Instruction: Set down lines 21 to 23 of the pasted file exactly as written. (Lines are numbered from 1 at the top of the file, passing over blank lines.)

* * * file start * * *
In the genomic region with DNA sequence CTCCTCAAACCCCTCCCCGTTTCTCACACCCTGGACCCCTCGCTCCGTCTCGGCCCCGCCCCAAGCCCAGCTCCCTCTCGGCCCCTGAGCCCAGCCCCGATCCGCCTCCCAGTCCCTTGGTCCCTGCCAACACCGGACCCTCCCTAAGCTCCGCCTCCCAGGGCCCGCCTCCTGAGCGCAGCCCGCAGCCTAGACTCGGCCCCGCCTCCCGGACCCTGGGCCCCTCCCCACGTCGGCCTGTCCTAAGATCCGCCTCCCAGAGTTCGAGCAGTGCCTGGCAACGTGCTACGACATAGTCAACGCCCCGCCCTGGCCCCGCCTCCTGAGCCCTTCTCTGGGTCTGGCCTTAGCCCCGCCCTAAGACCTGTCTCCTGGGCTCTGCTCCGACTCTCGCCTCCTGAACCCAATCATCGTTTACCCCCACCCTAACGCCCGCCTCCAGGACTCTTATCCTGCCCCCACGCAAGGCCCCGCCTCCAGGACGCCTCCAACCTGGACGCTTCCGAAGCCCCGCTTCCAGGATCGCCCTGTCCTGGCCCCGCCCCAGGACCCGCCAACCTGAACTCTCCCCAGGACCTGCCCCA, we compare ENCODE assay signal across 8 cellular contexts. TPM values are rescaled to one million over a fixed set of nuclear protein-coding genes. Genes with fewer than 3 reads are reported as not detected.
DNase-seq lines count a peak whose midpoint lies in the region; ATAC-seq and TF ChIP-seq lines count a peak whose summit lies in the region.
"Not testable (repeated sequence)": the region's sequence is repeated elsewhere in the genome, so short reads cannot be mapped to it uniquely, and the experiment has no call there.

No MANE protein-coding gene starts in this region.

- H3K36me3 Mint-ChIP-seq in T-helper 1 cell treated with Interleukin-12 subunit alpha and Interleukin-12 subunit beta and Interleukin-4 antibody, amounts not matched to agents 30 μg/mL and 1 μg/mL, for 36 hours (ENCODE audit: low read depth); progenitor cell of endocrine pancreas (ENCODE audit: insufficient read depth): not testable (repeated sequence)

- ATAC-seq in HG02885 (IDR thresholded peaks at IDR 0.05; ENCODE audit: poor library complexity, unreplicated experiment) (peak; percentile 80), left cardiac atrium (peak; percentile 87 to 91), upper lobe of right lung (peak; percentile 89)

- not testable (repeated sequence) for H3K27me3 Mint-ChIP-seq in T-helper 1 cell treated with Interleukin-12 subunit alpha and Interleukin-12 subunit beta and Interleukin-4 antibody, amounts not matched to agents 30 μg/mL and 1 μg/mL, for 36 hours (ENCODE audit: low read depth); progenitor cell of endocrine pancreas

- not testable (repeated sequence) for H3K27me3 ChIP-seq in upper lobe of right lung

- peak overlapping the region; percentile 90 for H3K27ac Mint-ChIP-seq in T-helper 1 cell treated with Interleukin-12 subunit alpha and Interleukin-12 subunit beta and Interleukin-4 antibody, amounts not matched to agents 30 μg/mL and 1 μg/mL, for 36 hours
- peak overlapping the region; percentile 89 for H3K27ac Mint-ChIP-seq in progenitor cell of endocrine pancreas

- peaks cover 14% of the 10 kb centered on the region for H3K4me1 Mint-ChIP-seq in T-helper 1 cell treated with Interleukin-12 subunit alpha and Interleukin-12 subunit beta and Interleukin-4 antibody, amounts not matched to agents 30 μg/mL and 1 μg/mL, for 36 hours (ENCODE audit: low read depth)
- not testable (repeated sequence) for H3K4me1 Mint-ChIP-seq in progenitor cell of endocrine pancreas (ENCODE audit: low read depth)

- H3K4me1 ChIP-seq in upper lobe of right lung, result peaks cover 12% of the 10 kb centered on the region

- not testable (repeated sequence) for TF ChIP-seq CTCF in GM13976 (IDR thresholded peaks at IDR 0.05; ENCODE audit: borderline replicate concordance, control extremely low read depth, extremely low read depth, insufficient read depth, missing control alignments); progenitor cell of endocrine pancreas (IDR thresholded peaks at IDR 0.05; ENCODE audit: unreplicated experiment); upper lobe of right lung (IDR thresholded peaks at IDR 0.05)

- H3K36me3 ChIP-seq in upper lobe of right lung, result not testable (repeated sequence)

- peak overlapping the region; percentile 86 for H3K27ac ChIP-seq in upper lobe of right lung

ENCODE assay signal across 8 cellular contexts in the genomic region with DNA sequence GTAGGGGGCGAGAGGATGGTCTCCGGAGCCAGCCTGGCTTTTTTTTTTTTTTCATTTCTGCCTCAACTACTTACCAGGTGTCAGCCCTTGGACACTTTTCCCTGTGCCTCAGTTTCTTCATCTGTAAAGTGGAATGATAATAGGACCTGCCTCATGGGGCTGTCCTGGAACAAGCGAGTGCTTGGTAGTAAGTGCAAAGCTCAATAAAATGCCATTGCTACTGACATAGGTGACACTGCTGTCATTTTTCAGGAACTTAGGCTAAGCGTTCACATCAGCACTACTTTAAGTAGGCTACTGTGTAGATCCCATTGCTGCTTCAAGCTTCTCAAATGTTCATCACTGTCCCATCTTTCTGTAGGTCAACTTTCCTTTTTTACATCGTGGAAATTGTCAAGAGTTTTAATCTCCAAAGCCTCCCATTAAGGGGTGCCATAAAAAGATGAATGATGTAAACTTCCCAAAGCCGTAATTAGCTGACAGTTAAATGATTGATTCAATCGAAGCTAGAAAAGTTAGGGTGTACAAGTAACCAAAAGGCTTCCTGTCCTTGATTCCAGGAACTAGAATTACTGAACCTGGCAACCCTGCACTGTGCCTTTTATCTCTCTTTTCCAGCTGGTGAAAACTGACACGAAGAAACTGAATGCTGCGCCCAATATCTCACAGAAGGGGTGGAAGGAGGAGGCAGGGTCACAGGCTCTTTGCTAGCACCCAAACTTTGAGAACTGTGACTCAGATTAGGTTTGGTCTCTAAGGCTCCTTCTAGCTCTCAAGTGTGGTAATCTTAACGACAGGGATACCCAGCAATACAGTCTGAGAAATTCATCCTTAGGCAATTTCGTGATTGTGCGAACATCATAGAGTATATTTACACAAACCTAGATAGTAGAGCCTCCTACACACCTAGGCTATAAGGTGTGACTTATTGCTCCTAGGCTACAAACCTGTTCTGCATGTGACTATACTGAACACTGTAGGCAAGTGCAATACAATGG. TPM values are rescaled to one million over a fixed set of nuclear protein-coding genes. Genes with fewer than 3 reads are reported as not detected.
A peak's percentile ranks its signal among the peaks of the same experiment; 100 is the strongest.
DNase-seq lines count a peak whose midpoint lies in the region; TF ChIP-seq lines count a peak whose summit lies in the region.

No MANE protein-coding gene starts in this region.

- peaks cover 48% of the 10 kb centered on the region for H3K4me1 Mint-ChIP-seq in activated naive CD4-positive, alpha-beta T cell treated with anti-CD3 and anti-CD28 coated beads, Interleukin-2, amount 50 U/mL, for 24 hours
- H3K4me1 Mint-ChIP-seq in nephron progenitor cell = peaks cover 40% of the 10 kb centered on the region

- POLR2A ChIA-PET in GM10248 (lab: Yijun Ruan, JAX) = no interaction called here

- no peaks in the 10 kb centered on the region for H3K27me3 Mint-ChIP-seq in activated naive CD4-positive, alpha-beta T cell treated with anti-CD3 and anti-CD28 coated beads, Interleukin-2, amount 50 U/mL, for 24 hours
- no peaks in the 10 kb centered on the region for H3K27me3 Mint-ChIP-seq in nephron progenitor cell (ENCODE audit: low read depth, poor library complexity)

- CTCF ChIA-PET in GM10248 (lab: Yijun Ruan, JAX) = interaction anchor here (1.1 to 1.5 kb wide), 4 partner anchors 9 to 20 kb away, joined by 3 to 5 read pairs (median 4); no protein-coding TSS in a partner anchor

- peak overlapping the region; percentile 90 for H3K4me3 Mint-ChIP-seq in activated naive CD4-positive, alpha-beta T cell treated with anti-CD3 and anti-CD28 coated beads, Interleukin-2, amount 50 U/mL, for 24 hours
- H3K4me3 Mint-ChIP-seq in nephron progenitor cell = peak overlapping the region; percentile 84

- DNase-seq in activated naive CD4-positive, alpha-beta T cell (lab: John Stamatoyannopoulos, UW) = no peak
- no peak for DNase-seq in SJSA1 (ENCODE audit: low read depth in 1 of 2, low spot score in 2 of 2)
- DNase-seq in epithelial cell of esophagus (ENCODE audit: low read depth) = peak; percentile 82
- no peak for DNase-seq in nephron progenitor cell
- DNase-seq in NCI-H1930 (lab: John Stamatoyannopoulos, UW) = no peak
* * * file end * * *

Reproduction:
- peaks cover 48% of the 10 kb centered on the region for H3K4me1 Mint-ChIP-seq in activated naive CD4-positive, alpha-beta T cell treated with anti-CD3 and anti-CD28 coated beads, Interleukin-2, amount 50 U/mL, for 24 hours
- H3K4me1 Mint-ChIP-seq in nephron progenitor cell = peaks cover 40% of the 10 kb centered on the region

- POLR2A ChIA-PET in GM10248 (lab: Yijun Ruan, JAX) = no interaction called here